Issues and challenges pertaining to the federal structure.
Government policies and interventions for development in various sectors and issues arising out of their design and implementation.
Important aspects of governance, transparency and accountability and institutional and other measures.
General Studies 3
Various Security forces and agencies and their mandate
Strengthening India’s national security
Amid growing challenges within, India misses a modern security apparatus, strategic vision and a long-term plan.
Internal threats to India:
There is long standing insurgency in Jammu and Kashmir.
Various secessionist and rebel movements in the North East and Eastern regions.
Left wing extremism in red corridor states.
Political instability created by non-secular forces.
Uprising of the disappointed masses.
We have a simmering conflict on our western border, which spills over into northern sectors.
China’s grasp on the South China Sea jugular is strengthening, which necessitates a naval defence outlay like never before.
What are the issues with present internal security policies?
No adequate attention is being paid to strengthening the internal security apparatus. The NSAB has been liquidated.
Ignorance of the government to take ad hoc decisions on crucial matters- No long-term policy for Jammu and Kashmir is a reflection of it. Also, we don’t have a strategic vision to tackle the Maoist insurgency.
SMART police could never take off because of the indifference of the states.
The spending on internal security is eating into our war chest against poverty, illiteracy, sanitation, climate change, infrastructure development, self-sufficiency in food, energy and ironically even defence.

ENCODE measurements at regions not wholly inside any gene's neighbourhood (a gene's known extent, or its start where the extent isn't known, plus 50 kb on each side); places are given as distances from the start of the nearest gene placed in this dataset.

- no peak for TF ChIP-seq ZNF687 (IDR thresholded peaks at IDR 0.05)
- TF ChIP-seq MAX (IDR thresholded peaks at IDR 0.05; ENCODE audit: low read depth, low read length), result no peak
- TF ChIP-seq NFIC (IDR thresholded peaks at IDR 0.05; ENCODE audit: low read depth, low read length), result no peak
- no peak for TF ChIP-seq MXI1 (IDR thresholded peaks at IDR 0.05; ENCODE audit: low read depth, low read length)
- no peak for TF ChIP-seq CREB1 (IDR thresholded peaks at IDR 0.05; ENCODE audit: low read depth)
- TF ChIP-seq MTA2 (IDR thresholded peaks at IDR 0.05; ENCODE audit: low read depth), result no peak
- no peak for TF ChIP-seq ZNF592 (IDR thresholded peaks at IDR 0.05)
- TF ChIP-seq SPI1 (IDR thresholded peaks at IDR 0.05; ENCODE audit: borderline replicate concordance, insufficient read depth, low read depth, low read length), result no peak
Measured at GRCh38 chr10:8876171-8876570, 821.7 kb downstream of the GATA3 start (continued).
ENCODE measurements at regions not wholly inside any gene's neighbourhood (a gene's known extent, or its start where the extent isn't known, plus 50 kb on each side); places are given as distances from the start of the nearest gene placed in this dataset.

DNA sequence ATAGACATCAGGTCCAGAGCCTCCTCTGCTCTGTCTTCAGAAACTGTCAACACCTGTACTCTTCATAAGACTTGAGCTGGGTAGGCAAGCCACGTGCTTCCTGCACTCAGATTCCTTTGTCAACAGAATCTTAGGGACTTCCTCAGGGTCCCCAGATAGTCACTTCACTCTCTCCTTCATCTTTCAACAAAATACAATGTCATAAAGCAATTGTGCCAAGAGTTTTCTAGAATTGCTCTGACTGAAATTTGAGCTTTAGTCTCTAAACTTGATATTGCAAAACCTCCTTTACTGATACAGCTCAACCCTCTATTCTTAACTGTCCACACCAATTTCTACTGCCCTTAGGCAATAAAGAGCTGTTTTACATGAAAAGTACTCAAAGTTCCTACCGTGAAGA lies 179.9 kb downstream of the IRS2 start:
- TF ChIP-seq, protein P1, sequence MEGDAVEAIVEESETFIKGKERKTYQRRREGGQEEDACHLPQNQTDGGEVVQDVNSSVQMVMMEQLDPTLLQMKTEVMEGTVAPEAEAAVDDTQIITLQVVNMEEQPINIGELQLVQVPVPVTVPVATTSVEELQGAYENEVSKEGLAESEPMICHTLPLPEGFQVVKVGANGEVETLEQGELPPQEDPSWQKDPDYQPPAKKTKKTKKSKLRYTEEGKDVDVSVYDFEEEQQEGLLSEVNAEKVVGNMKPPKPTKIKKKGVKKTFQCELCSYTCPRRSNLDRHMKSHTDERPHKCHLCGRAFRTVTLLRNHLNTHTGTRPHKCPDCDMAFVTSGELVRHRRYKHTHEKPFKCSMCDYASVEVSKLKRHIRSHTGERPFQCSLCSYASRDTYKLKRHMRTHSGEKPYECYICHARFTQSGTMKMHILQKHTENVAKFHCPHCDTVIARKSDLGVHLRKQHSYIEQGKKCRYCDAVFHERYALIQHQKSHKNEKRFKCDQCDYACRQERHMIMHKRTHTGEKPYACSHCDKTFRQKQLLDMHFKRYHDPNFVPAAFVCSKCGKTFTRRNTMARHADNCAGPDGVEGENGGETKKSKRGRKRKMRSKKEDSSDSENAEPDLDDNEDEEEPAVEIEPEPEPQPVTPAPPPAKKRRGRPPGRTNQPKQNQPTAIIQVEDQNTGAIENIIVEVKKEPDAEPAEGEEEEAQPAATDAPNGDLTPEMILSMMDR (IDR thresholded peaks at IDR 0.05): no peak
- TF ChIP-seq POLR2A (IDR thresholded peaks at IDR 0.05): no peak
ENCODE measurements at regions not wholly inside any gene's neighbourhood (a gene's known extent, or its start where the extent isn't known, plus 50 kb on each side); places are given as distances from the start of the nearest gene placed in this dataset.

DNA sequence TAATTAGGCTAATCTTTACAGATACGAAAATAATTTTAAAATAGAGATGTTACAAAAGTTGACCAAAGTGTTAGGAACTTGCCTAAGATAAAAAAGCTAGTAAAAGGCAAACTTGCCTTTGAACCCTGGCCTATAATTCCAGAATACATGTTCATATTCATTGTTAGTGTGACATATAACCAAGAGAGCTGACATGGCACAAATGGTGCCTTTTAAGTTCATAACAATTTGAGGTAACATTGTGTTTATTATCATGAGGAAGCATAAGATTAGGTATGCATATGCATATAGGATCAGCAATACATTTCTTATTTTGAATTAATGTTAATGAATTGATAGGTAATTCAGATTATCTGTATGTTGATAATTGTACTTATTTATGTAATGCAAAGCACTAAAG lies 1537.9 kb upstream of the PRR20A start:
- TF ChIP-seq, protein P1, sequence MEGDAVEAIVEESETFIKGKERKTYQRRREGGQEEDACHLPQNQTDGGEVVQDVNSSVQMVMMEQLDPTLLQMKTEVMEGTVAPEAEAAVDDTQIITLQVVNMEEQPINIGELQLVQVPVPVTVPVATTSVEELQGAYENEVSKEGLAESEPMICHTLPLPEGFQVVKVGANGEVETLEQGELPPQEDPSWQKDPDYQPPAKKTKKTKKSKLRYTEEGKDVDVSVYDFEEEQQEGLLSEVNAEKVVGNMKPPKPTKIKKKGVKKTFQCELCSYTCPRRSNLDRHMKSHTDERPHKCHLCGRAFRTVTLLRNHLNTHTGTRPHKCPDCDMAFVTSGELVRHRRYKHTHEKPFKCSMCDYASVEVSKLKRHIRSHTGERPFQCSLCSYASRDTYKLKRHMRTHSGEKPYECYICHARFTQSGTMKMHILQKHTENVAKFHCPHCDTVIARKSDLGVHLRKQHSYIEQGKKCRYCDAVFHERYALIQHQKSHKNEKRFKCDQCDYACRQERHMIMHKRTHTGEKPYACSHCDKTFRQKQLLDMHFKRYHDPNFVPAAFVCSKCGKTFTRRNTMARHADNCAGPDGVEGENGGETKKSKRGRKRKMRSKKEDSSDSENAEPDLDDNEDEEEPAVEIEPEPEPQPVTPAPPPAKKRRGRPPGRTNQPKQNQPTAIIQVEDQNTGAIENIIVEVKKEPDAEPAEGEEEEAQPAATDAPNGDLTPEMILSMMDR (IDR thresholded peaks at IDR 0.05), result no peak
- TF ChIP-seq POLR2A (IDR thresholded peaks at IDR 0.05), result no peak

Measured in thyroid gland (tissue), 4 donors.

Urgent equipment purchases, which have to be affected in times of war, kill the life cycle required for indigenous production or even adaptation of those technologies.
India is able to build sophisticated space-capable missiles, but unable to develop an all-purpose, fully satisfactory, assault rifle. The former technology was denied to us for decades and we were forced to develop it, while the latter could be purchased off-the-shelf from world markets in every war-like situation.
Several committees, reports, study groups and think tanks later have highlighted various reasons behind poor internal security like- Inefficiency of DRDO units/public sector undertakings (PSUs), Cumbersome procurement processes, Adversarial inter-ministerial relationships, Corruption-plagued history etc.
The US and UK revise their national security doctrines every year and place them in the public domain, India can follow such ideas.
British imperialists had one Police Act for the entire country, thus police reforms are need of the hour.
There are threats to internal security by the Islamic state; setting up a National Counter-Terrorism Centre (NCTC) will help to address the issue.
The government need to setup dedicated autonomous bodies to strengthen our northern frontiers.
New formula of SAMADHAN to tackle the Naxal problems should be framed in a reliable way. The government recently brought in a new formula of SAMADHAN. S stands for smart leadership, A for aggressive strategy, M for motivation and training, A for actionable intelligence, D for dashboard-based key performance indicators and key result areas, H for harnessing technology, A for action plan for each theatre and N for no access to financing.
We need to inculcate a better understanding of national security and the components that go into building it. True cost of national security includes the opportunity cost of compounded growth that is being lost forever. In addition to reminding the young of martyrs, we might want to educate them on disciplines which reduce, if not prevent, the need for martyrs in the first place.